The reports will discuss modern approaches and methods of diagnostics and treatment of eye diseases using the latest technologies. The scientific-practical conference with international participation “Filatov Readings-2023” is organized by “Ukrainian Society of Ophthalmologists” Public Organization and State Institution “Institute of Eye Diseases and Tissue Therapy named after A.N. Shupik. The program of the scientific-practical conference is dedicated to the priority problems of ophthalmology: corneal and anterior eye diseases, post-traumatic eye pathology, including combat trauma, cataract surgery, neuro-ophthalmology, ophthalmo-oncology, vitreoretinal pathology, pediatric ophthalmopathology, refractive and accommodation disorders, glaucoma and reconstructive surgery. Thus the scientific-practical conference with international participation “Filatov Readings-2023” will bring together well-known scientists, researchers, practitioners and specialists of related fields in order to exchange experience, expand professional contacts and business relations, which will contribute to the main result of medical science – improvement of public health and prevention of eye diseases.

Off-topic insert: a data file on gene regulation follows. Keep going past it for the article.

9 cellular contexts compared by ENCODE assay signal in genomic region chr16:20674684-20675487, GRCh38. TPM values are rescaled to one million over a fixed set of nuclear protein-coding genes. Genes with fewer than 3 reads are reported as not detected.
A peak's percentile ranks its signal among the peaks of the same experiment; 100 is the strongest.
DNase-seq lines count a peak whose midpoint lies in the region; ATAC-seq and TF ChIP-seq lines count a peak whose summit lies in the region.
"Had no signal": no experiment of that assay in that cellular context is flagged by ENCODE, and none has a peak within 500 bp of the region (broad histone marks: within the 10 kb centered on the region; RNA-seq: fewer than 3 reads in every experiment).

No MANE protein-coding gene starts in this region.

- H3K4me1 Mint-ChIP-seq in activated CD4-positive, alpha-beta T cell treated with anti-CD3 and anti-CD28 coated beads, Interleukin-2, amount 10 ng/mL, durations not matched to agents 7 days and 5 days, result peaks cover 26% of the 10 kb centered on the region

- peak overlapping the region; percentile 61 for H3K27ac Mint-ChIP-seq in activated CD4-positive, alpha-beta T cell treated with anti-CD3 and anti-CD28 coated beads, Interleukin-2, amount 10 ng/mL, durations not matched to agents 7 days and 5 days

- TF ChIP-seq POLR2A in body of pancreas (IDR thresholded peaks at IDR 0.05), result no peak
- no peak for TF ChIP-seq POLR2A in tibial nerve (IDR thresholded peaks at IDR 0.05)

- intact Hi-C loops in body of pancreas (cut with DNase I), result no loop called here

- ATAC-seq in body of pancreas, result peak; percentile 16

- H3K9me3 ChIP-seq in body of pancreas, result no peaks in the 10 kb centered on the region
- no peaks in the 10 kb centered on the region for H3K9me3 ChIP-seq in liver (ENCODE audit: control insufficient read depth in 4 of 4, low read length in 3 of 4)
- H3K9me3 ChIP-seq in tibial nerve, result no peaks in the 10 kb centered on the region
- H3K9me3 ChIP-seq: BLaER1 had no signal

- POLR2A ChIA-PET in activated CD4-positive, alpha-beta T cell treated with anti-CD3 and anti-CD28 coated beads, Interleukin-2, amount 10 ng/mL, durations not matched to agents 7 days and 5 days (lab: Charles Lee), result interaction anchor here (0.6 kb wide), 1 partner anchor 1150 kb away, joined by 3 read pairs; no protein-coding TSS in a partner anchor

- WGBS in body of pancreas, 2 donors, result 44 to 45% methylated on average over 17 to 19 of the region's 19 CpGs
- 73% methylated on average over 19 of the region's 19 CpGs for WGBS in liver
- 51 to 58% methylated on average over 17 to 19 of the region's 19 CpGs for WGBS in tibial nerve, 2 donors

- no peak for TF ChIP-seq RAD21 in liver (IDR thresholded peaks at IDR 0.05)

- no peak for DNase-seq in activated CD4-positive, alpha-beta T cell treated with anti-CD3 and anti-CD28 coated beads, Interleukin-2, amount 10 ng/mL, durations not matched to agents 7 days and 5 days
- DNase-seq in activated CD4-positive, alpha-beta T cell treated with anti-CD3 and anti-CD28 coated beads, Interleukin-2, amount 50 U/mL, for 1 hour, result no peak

The speaker Gerrit Melles, MD, PhD (Rotterdam, The Netherlands) will open the conference with a lecture, which is dedicated to Academician V.P. Filatov “How Nature would have seen our cornea win”.
At the “Filatov Readings – 2023” conference, meetings of professional societies will be held: Ukrainian Society of Ophthalmologists, Ukrainian Glaucoma Society, Union of Ukrainian Ophthalmosurgeons, Ukrainian Council of Young Scientists, European Contact Lens Society of Ophthalmologists (ECLSO), Polish Ophthalmological Society “Ophthalmology in the 21st Century” (POS), German Ophthalmological Society DOG, Association of Ophthalmologists of Moldova.